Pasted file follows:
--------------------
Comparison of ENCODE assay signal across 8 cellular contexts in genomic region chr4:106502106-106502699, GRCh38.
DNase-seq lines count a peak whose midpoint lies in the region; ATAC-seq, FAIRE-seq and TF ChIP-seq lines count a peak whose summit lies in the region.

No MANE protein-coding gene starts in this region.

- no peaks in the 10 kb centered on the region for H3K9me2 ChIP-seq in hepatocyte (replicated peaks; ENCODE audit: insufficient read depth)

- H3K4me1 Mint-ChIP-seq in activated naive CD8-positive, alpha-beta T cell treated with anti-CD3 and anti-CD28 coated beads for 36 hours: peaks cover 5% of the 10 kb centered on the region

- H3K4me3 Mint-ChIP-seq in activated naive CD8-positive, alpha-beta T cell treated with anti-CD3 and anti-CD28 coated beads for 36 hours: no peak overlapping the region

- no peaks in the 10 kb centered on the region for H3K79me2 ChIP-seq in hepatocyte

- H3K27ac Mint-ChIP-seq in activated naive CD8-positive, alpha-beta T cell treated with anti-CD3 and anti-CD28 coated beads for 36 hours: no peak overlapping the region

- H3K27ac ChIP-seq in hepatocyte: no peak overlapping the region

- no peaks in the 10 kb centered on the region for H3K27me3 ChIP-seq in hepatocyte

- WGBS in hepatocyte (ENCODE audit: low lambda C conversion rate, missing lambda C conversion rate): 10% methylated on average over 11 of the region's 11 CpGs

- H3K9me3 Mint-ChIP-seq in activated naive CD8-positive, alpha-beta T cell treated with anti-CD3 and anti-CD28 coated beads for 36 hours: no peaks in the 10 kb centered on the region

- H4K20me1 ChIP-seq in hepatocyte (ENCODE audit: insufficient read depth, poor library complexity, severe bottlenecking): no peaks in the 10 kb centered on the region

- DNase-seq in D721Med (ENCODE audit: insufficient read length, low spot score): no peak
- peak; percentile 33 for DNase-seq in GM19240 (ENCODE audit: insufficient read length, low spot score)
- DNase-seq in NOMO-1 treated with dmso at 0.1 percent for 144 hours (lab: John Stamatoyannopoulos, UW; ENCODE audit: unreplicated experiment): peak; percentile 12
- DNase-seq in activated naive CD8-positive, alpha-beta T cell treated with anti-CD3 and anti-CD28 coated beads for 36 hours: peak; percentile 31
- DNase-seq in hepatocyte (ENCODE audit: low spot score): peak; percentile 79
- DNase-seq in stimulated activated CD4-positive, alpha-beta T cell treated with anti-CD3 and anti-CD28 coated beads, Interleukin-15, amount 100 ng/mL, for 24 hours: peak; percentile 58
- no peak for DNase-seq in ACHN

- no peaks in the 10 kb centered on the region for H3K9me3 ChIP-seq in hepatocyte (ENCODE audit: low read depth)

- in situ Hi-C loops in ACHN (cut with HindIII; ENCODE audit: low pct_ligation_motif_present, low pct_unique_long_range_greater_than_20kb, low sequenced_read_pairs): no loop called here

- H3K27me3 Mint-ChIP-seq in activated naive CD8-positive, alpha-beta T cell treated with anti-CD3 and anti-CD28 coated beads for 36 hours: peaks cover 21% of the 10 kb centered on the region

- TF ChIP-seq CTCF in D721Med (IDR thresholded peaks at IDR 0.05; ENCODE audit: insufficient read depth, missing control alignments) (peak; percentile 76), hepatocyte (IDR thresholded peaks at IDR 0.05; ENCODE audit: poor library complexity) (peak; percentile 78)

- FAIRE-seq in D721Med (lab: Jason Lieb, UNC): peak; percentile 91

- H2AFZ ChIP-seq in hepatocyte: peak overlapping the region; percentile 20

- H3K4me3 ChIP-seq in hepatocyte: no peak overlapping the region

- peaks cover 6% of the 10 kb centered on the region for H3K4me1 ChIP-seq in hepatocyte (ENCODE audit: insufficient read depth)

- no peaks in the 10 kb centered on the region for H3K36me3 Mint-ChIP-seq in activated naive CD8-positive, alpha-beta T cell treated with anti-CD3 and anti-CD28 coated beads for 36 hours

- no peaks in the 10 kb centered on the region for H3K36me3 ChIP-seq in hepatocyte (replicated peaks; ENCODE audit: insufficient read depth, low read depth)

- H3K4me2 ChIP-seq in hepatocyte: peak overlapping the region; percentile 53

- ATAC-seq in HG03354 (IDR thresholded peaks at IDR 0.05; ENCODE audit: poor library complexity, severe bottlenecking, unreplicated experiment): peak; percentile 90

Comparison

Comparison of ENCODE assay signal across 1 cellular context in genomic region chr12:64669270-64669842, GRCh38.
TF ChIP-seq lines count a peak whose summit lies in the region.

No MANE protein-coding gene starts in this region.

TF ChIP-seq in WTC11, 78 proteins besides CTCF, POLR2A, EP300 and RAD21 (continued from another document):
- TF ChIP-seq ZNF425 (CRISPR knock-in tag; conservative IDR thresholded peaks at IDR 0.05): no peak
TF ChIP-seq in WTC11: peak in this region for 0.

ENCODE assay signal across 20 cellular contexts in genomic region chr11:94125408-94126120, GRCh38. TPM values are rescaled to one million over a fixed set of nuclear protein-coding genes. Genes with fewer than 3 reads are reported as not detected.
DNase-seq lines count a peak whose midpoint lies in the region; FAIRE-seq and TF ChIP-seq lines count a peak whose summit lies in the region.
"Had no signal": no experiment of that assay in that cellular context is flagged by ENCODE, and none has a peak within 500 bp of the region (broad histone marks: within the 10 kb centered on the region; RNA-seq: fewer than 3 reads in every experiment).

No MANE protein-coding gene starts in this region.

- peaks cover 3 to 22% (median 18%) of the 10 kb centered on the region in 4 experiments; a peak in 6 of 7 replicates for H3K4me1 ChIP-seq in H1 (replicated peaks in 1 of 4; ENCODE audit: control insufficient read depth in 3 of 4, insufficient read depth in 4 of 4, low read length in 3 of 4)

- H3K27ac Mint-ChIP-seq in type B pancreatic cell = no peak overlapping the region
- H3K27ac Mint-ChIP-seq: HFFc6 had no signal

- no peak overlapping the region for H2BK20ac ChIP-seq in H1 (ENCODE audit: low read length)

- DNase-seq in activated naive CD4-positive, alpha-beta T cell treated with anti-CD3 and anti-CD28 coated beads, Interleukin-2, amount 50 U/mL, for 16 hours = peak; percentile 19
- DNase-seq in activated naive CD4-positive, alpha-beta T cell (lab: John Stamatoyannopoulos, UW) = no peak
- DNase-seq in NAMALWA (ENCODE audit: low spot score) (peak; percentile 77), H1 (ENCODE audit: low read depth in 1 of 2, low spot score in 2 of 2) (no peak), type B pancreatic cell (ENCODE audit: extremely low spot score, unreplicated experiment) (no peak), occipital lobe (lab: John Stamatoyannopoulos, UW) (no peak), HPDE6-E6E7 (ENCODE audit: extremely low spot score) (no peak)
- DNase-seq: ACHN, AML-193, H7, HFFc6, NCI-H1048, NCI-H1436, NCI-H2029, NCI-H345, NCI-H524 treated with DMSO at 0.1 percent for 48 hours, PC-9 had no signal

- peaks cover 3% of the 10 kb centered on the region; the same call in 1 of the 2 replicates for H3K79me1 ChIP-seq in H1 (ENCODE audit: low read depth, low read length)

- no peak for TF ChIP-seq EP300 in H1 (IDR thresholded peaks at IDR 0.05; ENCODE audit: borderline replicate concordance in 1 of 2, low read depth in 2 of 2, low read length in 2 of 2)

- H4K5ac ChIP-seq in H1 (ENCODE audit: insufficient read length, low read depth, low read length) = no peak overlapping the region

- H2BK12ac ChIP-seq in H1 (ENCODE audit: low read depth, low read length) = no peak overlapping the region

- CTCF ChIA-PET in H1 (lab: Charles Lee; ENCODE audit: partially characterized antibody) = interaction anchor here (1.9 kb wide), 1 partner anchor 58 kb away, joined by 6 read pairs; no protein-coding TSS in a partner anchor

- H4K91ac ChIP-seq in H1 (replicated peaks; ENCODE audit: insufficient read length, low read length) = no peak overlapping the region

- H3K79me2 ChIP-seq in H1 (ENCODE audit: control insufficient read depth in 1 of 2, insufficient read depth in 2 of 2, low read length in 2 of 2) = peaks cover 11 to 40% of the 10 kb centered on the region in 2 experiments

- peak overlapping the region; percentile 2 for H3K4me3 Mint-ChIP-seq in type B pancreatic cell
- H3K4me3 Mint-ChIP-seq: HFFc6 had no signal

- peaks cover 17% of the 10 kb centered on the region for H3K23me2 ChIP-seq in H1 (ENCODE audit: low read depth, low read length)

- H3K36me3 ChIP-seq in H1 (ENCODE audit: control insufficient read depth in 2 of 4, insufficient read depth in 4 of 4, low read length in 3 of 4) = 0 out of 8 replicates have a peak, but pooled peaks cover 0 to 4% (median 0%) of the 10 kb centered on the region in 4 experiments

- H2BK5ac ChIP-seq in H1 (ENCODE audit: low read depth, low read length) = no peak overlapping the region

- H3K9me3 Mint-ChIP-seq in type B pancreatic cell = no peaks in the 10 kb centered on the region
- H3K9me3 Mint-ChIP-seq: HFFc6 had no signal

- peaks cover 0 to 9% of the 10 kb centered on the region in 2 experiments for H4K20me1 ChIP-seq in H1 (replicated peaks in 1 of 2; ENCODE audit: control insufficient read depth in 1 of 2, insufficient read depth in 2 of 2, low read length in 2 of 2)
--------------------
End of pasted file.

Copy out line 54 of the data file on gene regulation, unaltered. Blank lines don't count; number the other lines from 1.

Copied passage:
- H4K5ac ChIP-seq in H1 (ENCODE audit: insufficient read length, low read depth, low read length) = no peak overlapping the region